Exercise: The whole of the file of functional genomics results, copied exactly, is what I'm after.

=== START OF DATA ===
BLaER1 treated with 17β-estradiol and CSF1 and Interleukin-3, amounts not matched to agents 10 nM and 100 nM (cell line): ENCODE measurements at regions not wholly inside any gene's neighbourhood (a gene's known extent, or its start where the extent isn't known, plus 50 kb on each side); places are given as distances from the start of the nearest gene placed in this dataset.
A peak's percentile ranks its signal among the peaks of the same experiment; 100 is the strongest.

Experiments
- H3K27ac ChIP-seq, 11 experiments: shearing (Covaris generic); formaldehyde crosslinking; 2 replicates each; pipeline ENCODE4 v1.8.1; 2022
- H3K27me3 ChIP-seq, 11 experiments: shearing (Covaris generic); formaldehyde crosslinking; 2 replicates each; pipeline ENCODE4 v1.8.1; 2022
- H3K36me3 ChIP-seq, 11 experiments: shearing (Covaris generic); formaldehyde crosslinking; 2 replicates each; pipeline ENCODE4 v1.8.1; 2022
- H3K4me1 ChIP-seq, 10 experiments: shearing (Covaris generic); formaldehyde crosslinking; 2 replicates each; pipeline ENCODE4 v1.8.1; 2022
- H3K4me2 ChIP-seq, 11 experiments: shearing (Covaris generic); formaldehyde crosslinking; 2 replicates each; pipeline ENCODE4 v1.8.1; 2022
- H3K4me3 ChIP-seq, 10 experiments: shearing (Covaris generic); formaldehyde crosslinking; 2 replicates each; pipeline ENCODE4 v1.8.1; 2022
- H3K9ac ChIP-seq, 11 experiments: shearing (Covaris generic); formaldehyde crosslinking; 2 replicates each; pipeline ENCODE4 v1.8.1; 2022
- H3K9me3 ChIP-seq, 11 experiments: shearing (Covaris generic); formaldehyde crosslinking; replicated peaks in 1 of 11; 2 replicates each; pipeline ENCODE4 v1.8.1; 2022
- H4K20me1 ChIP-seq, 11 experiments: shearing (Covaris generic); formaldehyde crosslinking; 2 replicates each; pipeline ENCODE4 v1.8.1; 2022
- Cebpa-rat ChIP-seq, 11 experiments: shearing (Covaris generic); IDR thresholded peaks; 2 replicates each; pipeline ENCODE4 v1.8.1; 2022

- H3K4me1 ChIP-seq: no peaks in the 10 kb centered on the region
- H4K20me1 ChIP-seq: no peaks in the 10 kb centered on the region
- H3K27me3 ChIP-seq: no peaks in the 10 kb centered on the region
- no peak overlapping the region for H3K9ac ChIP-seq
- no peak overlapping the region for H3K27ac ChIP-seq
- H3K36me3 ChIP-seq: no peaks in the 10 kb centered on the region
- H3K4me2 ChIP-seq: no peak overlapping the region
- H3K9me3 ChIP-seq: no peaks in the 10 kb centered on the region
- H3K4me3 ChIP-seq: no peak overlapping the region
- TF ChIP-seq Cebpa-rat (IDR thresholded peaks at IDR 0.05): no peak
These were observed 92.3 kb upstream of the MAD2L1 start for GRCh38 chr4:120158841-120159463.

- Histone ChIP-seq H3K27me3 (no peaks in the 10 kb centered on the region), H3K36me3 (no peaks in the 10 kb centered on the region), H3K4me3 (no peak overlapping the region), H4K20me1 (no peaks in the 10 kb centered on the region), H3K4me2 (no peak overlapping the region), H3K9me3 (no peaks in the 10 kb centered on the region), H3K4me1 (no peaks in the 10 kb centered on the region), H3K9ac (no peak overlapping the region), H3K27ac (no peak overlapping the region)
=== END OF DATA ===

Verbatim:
BLaER1 treated with 17β-estradiol and CSF1 and Interleukin-3, amounts not matched to agents 10 nM and 100 nM (cell line): ENCODE measurements at regions not wholly inside any gene's neighbourhood (a gene's known extent, or its start where the extent isn't known, plus 50 kb on each side); places are given as distances from the start of the nearest gene placed in this dataset.
A peak's percentile ranks its signal among the peaks of the same experiment; 100 is the strongest.

Experiments
- H3K27ac ChIP-seq, 11 experiments: shearing (Covaris generic); formaldehyde crosslinking; 2 replicates each; pipeline ENCODE4 v1.8.1; 2022
- H3K27me3 ChIP-seq, 11 experiments: shearing (Covaris generic); formaldehyde crosslinking; 2 replicates each; pipeline ENCODE4 v1.8.1; 2022
- H3K36me3 ChIP-seq, 11 experiments: shearing (Covaris generic); formaldehyde crosslinking; 2 replicates each; pipeline ENCODE4 v1.8.1; 2022
- H3K4me1 ChIP-seq, 10 experiments: shearing (Covaris generic); formaldehyde crosslinking; 2 replicates each; pipeline ENCODE4 v1.8.1; 2022
- H3K4me2 ChIP-seq, 11 experiments: shearing (Covaris generic); formaldehyde crosslinking; 2 replicates each; pipeline ENCODE4 v1.8.1; 2022
- H3K4me3 ChIP-seq, 10 experiments: shearing (Covaris generic); formaldehyde crosslinking; 2 replicates each; pipeline ENCODE4 v1.8.1; 2022
- H3K9ac ChIP-seq, 11 experiments: shearing (Covaris generic); formaldehyde crosslinking; 2 replicates each; pipeline ENCODE4 v1.8.1; 2022
- H3K9me3 ChIP-seq, 11 experiments: shearing (Covaris generic); formaldehyde crosslinking; replicated peaks in 1 of 11; 2 replicates each; pipeline ENCODE4 v1.8.1; 2022
- H4K20me1 ChIP-seq, 11 experiments: shearing (Covaris generic); formaldehyde crosslinking; 2 replicates each; pipeline ENCODE4 v1.8.1; 2022
- Cebpa-rat ChIP-seq, 11 experiments: shearing (Covaris generic); IDR thresholded peaks; 2 replicates each; pipeline ENCODE4 v1.8.1; 2022

- H3K4me1 ChIP-seq: no peaks in the 10 kb centered on the region
- H4K20me1 ChIP-seq: no peaks in the 10 kb centered on the region
- H3K27me3 ChIP-seq: no peaks in the 10 kb centered on the region
- no peak overlapping the region for H3K9ac ChIP-seq
- no peak overlapping the region for H3K27ac ChIP-seq
- H3K36me3 ChIP-seq: no peaks in the 10 kb centered on the region
- H3K4me2 ChIP-seq: no peak overlapping the region
- H3K9me3 ChIP-seq: no peaks in the 10 kb centered on the region
- H3K4me3 ChIP-seq: no peak overlapping the region
- TF ChIP-seq Cebpa-rat (IDR thresholded peaks at IDR 0.05): no peak
These were observed 92.3 kb upstream of the MAD2L1 start for GRCh38 chr4:120158841-120159463.

- Histone ChIP-seq H3K27me3 (no peaks in the 10 kb centered on the region), H3K36me3 (no peaks in the 10 kb centered on the region), H3K4me3 (no peak overlapping the region), H4K20me1 (no peaks in the 10 kb centered on the region), H3K4me2 (no peak overlapping the region), H3K9me3 (no peaks in the 10 kb centered on the region), H3K4me1 (no peaks in the 10 kb centered on the region), H3K9ac (no peak overlapping the region), H3K27ac (no peak overlapping the region)